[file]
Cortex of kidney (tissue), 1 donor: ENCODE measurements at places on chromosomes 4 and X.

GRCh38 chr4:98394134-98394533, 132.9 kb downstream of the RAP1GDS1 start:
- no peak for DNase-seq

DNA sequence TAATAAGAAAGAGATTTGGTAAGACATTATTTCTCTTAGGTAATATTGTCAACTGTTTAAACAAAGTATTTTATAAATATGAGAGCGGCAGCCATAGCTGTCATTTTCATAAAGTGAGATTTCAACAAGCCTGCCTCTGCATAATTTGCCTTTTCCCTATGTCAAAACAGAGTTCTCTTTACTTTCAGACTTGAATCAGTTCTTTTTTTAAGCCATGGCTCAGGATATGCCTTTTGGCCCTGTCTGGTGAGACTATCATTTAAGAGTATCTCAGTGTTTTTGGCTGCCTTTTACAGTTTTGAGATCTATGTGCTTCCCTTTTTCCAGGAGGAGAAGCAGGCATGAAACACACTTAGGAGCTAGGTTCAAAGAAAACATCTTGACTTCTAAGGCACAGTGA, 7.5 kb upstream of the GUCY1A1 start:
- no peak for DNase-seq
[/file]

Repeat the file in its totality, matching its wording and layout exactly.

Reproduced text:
Cortex of kidney (tissue), 1 donor: ENCODE measurements at places on chromosomes 4 and X.

GRCh38 chr4:98394134-98394533, 132.9 kb downstream of the RAP1GDS1 start:
- no peak for DNase-seq

DNA sequence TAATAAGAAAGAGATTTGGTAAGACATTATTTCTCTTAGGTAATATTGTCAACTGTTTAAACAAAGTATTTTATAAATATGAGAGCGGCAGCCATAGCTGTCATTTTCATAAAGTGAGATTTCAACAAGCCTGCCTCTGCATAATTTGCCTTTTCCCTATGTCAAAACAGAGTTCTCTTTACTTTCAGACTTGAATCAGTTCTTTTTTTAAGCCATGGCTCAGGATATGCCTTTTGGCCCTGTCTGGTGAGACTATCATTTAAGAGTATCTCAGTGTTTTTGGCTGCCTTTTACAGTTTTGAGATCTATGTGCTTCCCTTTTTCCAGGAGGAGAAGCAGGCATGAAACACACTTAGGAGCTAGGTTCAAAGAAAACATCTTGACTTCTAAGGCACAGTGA, 7.5 kb upstream of the GUCY1A1 start:
- no peak for DNase-seq